affect of IP. At school age if delay or hardships are reported even with a high IQ it is suggested that a
neuro psychological exam be completed so schools will implement the appropriate assistance for
your child. (IEP)
* NOTE - It is at each specialists discretion to determine what is in the best interest for their patient
depending on their individual health and stability for testing including sedations of any kind.
A neuropsychologist is a physiologist who specializes in understanding the relationship between the physical brain and behavior. The brain is extremely complex, and disorders within the brain or nervous system can alter behavior and cognitive function.
SKIN - HAIR - Dermatologist
We suggest to keep all stages of the skin for the first year cool and dry. It is imperative to avoid
secondary infection and a dermatologist is highly suggested for the first year of life. All stages of the
skin may overlap one another for the first year of life, each case is different in severity and longevity.
Secondary to IP Heat Intolerance has been found in some cases if this is a concern for you or your
child please discuss this with your dermatologist.
NAILS – Dermatologist/Podiatrist
Dental Specialists (needed as appropriate for age and affects)
Cranio Facial (cleft palate)
Dental is a medical condition not cosmetic - Dental affects are recognized and understood as an
Ectodermal Dysplasia (ED) from IP. All required dental work needed because of IP/ED is for medical
purposes not cosmetic.
Dental work is Medical Not Cosmetic for insurance purposes
Verified helpful links
A geneticist is suggested to remain as your families IP team leader for care throughout life including
follow ups at the following milestones in life - All IP Births, Puberty & Pre-Natal. The attached article is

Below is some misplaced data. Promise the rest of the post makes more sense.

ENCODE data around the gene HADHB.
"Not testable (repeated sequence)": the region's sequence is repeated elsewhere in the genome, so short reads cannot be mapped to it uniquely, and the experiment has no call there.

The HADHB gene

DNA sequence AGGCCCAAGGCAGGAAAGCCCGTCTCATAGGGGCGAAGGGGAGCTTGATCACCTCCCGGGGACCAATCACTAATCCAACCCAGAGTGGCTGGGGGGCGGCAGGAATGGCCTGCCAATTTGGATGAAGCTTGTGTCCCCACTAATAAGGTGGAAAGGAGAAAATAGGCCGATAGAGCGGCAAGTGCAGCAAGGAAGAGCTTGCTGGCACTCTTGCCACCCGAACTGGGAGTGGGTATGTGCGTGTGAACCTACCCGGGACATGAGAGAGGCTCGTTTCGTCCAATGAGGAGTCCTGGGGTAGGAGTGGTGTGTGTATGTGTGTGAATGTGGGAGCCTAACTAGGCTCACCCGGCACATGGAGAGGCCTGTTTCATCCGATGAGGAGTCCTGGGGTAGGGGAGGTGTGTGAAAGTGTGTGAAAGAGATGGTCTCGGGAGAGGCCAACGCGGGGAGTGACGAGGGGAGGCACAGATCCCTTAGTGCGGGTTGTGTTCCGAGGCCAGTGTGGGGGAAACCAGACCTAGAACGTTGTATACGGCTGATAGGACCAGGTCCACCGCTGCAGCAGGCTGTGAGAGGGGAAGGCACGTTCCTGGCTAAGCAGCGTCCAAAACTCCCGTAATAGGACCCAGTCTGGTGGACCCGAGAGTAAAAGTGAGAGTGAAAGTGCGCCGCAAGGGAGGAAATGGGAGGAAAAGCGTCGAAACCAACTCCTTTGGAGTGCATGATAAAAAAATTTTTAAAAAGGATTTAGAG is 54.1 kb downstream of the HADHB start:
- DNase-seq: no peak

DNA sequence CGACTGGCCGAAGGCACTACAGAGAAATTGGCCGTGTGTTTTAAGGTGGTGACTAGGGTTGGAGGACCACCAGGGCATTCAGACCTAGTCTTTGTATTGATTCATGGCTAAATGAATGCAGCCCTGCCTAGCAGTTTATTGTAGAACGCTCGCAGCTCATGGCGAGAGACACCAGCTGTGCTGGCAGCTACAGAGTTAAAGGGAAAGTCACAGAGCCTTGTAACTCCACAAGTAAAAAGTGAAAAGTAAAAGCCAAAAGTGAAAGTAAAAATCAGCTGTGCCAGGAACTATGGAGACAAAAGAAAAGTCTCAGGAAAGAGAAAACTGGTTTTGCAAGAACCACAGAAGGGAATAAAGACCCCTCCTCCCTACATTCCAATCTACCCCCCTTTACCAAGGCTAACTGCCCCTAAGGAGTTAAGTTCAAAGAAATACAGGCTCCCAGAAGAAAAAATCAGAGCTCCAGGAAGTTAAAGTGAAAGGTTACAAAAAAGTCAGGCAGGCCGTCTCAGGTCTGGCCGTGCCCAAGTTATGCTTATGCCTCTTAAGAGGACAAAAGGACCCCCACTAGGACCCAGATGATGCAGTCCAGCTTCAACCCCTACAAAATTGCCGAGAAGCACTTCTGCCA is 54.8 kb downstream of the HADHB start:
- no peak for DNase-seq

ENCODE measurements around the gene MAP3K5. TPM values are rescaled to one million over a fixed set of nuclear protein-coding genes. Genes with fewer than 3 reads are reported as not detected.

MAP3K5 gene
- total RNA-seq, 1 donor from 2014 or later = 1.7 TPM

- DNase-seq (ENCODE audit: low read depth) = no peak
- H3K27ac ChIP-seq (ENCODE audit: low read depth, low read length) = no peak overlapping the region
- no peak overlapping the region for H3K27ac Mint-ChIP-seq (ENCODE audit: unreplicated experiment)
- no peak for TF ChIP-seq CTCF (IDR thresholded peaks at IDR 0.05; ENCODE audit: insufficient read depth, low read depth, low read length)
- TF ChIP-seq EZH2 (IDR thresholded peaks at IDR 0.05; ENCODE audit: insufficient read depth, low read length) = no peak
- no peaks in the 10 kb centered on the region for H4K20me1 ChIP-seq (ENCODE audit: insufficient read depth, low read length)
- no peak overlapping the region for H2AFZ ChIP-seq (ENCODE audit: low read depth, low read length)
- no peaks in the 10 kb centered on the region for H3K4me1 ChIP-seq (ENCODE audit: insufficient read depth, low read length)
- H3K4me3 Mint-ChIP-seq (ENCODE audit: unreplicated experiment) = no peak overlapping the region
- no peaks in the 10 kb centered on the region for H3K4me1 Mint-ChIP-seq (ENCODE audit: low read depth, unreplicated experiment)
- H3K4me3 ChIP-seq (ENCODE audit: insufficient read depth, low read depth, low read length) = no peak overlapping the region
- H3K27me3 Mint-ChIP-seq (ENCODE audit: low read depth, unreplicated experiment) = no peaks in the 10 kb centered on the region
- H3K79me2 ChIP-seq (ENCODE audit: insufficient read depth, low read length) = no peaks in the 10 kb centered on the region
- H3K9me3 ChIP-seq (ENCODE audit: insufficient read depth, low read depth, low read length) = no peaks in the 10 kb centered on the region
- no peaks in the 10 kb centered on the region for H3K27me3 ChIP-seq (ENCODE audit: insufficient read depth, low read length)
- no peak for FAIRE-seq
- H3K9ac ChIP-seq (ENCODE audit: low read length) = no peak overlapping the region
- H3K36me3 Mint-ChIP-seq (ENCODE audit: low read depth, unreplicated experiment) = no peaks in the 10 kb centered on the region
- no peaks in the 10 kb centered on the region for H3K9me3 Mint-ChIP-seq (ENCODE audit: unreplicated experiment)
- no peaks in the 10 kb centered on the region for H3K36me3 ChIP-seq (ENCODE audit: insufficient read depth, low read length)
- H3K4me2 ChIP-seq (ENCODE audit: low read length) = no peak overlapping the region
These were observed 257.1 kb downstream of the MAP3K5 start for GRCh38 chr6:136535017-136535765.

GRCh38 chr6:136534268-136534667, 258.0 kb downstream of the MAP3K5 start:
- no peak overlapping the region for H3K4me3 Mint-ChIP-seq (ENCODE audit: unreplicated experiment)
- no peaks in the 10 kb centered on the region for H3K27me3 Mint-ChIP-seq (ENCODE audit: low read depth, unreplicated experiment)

from Gene Review - This is readily available for all geneticists worldwide and it is the main tool that
they use -
additional verified medical link -
Molecular testing is Highly suggested for all families and individuals affected by IP for future family
planning please visit our links page on our web site to see where testing labs are located around the
world. A geneticist is the specialist to assist you with this.
MOM MUST have molecular testing completed and IP found for the two below pregnancy options to
be available. Timing for this is imperative and we highly suggest all molecular testing be completed
prior to any pregnancy.
PREIMPLANTATION GENETIC DIAGNOSIS In Vitro Fertilization
CHORIONIC VILLUS SAMPLING (CVS)
IP BOYS -
Woman with common deletion IP can not have a male affected with IP. Common Deletion Type IP
known only by molecular testing is Male Fatal. All males who have IP and have survived are because
of non-common deletion IP being directly passed on by a non-common deletion IP mother or a new
case of non-common deletion IP altogether.
"Affected males. To date, all males with IP have had somatic mosaicism for the IKBKG mutation.
Because the mosaicism does not include the germline, IP transmission from an affected male to his
daughter(s) does not occur." (Angela Scheuerle, MD, FAAP, FACMG and Matilde Valeria Ursini, PhD.)
IP BIOBANK - IPGB BioBank - Incontinentia Pigmenti Genetic BioBank
Volunteer Blood Samples Requested
No Cost to Families
Life time storage of samples for worldwide IP research
Email – email@example.com for instructions and all documents required
IP ARTICLES -
IP Physical Findings -
IPIF - Incontinentia Pigmenti International Foundation
Disclaimer: The Incontinentia Pigmenti International Foundation” (IPIF) does not engage in
the practice of medicine. It is not a medical authority nor does it claim to have medical knowledge.
This site is an educational service of the “The Incontinentia Pigmenti International Foundation”
and is not meant to provide diagnostic or treatment advice. Information contained or suggested on
this Web site does not constitute medical advice. For all information related to care, medication or
treatment, the IPIF recommends consulting a physician to determine if information presented is
applicable. Please review these additional cautions about medical information provided.